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Trajectories of alcohol consumption up to 30 years before and after the diagnosis of cardiovascular diseases: a longitudinal case–control study of 12 502 participants
  1. Chengyi Ding1,
  2. Dara O'Neill2,
  3. Annie Britton1
  1. 1Research Department of Epidemiology and Public Health, University College London, London, UK
  2. 2CLOSER, UCL Social Research Institute, University College London, London, UK
  1. Correspondence to Chengyi Ding, Research Department of Epidemiology and Public Health, University College London, London WC1E 7HB, UK; chengyi.ding.17{at}ucl.ac.uk

Abstract

Background To examine the longitudinal trajectories of alcohol consumption prior to and following the diagnosis of cardiovascular diseases (CVD).

Methods We conducted a case–control study of 2501 incident cases of angina, myocardial infarction or stroke and 10 001 matched controls without the condition. Repeated measures of alcohol were centred on the date of diagnosis, spanning up to 30 years before and after CVD onset. Mean trajectories of weekly consumption were estimated using growth curve models.

Results For trajectories prior to diagnosis, mean volume of alcohol consumed among male cases increased over time, peaking at around 8 years before diagnosis at 95 (95% CI 60 to 130) g/week and declining afterwards. Trajectories following diagnosis showed mean consumption in male cases dropped from 87 (95% CI 54 to 120) g/week to 74 (95% CI 45 to 102) g/week after the date of diagnosis and then slightly rose to 78 (95% CI 40 to 116) g/week at the subsequent 3.5 years, before gradually declining to 31 (95% CI 2 to 61) g/week at 30 years after diagnosis. Mean consumption among female cases remained stable prior to diagnosis (at about 30 g/week), fell marginally to 25 (95% CI 20 to 30) g/week after the date of diagnosis and kept decreasing afterwards. Similar trajectories were obtained in cases and controls.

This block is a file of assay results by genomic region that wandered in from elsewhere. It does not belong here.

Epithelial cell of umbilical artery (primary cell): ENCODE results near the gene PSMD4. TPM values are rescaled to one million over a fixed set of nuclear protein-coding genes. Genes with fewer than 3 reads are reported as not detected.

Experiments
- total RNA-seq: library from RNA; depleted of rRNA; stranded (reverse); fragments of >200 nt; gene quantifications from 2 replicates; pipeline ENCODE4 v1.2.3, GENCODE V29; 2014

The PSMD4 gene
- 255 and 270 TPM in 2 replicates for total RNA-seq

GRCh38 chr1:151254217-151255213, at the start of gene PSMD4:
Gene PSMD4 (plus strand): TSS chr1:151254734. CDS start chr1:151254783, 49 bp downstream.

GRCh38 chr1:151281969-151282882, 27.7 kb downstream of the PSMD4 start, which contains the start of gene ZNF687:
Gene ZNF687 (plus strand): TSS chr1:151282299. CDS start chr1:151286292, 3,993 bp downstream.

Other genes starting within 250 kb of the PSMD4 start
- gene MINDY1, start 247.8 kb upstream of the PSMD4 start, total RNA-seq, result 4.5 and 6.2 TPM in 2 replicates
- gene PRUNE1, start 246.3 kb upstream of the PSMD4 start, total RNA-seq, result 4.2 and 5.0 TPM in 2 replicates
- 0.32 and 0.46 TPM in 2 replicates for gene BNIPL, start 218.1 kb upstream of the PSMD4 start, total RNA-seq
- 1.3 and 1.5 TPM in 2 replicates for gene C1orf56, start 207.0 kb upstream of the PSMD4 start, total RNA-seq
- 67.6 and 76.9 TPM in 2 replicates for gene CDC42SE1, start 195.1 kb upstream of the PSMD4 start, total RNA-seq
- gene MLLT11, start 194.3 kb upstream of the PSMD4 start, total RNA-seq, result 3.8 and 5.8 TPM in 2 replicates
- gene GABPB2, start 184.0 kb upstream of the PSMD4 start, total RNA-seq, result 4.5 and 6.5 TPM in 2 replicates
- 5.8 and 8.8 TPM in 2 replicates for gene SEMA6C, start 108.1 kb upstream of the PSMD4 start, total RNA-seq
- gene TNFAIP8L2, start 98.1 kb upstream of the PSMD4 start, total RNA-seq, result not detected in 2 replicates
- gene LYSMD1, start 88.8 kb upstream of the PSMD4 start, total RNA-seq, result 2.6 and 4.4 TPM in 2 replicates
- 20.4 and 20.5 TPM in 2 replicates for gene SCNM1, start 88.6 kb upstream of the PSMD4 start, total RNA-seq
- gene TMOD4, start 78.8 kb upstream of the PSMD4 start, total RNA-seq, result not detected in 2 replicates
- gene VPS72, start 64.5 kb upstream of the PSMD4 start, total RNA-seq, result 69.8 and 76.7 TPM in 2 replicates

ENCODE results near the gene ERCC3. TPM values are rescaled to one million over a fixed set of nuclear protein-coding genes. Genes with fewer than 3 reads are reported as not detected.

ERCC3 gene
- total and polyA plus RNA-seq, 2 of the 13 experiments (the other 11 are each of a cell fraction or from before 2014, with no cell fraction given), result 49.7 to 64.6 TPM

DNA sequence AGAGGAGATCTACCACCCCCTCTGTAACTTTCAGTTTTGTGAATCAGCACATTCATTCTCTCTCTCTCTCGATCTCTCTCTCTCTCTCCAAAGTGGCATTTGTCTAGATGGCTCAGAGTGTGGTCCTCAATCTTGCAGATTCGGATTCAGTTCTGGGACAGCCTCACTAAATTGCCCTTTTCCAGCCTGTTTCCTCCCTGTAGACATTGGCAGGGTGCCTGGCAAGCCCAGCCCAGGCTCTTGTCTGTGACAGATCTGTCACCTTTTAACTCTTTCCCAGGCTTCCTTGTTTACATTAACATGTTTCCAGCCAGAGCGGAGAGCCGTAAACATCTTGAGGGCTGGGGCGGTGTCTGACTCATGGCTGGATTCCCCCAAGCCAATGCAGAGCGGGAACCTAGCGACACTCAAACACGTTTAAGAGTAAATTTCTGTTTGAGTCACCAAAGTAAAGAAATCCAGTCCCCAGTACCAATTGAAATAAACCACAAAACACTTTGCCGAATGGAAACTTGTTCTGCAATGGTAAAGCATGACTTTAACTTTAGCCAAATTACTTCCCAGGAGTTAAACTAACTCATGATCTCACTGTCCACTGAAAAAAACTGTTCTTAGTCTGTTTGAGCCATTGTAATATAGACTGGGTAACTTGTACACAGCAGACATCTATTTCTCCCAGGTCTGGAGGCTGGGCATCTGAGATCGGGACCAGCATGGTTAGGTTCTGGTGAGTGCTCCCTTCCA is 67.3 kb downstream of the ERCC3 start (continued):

Conclusions This is the first attempt to show how patients with CVD change their drinking volume over such a wide time span. Future research needs to establish insight into drinking behaviour in other ways (such as frequency and context) and address the impact of changes in drinking on patients with CVD.

  • cardiovascular diseases
  • longitudinal studies
  • behaviour
  • addictive
  • diet

Data availability statement

Data may be obtained from a third party and are not publicly available. Data from the EPIC-Norfolk study (https://www.epic-norfolk.org.uk/) and the Whitehall II study (https://www.ucl.ac.uk/epidemiology-health-care/research/epidemiology-and-public-health/research/whitehall-ii) are available to researchers upon application.

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Data availability statement

Data may be obtained from a third party and are not publicly available. Data from the EPIC-Norfolk study (https://www.epic-norfolk.org.uk/) and the Whitehall II study (https://www.ucl.ac.uk/epidemiology-health-care/research/epidemiology-and-public-health/research/whitehall-ii) are available to researchers upon application.

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Footnotes

  • Contributors All authors contributed to study design. CD analysed the data and wrote the first draft of the manuscript, and is the guarantor of the study. DO'N and AB were involved in the interpretation of results and critically reviewed the manuscript. All authors approved the submission of the final manuscript.

  • Funding This work was supported by the UCL Overseas Research Scholarship. The EPIC-Norfolk study (DOI 10.22025/2019.10.105.00004) has received funding from the Medical Research Council (MR/N003284/1, MC-UU_12015/1 and MC_UU_00006/1) and Cancer Research UK (C864/A14136).

  • Disclaimer The funder had no role in the design and conduct of the study; collection, management, analysis and interpretation of the data; preparation, review or approval of the manuscript; and decision to submit the manuscript for publication.

  • Competing interests None declared.

  • Provenance and peer review Not commissioned; externally peer reviewed.

  • Supplemental material This content has been supplied by the author(s). It has not been vetted by BMJ Publishing Group Limited (BMJ) and may not have been peer-reviewed. Any opinions or recommendations discussed are solely those of the author(s) and are not endorsed by BMJ. BMJ disclaims all liability and responsibility arising from any reliance placed on the content. Where the content includes any translated material, BMJ does not warrant the accuracy and reliability of the translations (including but not limited to local regulations, clinical guidelines, terminology, drug names and drug dosages), and is not responsible for any error and/or omissions arising from translation and adaptation or otherwise.

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